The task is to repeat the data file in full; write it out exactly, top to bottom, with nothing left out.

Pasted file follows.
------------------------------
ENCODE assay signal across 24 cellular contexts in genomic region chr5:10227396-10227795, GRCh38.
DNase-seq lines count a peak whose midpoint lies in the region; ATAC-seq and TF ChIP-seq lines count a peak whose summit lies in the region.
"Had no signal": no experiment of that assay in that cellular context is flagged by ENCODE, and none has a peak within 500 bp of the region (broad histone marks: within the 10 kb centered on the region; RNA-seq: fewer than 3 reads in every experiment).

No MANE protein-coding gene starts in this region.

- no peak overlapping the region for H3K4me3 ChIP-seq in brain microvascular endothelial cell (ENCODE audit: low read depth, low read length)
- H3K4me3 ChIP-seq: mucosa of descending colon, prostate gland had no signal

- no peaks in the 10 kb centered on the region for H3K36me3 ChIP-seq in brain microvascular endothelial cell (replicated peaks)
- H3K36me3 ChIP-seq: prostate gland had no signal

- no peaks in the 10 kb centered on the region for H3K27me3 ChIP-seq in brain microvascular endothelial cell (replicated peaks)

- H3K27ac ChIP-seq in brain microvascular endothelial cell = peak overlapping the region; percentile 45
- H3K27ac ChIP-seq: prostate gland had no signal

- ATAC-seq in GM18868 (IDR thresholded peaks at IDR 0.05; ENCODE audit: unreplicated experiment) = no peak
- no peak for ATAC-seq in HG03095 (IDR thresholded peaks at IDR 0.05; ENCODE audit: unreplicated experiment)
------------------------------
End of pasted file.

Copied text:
ENCODE assay signal across 24 cellular contexts in genomic region chr5:10227396-10227795, GRCh38.
DNase-seq lines count a peak whose midpoint lies in the region; ATAC-seq and TF ChIP-seq lines count a peak whose summit lies in the region.
"Had no signal": no experiment of that assay in that cellular context is flagged by ENCODE, and none has a peak within 500 bp of the region (broad histone marks: within the 10 kb centered on the region; RNA-seq: fewer than 3 reads in every experiment).

No MANE protein-coding gene starts in this region.

- no peak overlapping the region for H3K4me3 ChIP-seq in brain microvascular endothelial cell (ENCODE audit: low read depth, low read length)
- H3K4me3 ChIP-seq: mucosa of descending colon, prostate gland had no signal

- no peaks in the 10 kb centered on the region for H3K36me3 ChIP-seq in brain microvascular endothelial cell (replicated peaks)
- H3K36me3 ChIP-seq: prostate gland had no signal

- no peaks in the 10 kb centered on the region for H3K27me3 ChIP-seq in brain microvascular endothelial cell (replicated peaks)

- H3K27ac ChIP-seq in brain microvascular endothelial cell = peak overlapping the region; percentile 45
- H3K27ac ChIP-seq: prostate gland had no signal

- ATAC-seq in GM18868 (IDR thresholded peaks at IDR 0.05; ENCODE audit: unreplicated experiment) = no peak
- no peak for ATAC-seq in HG03095 (IDR thresholded peaks at IDR 0.05; ENCODE audit: unreplicated experiment)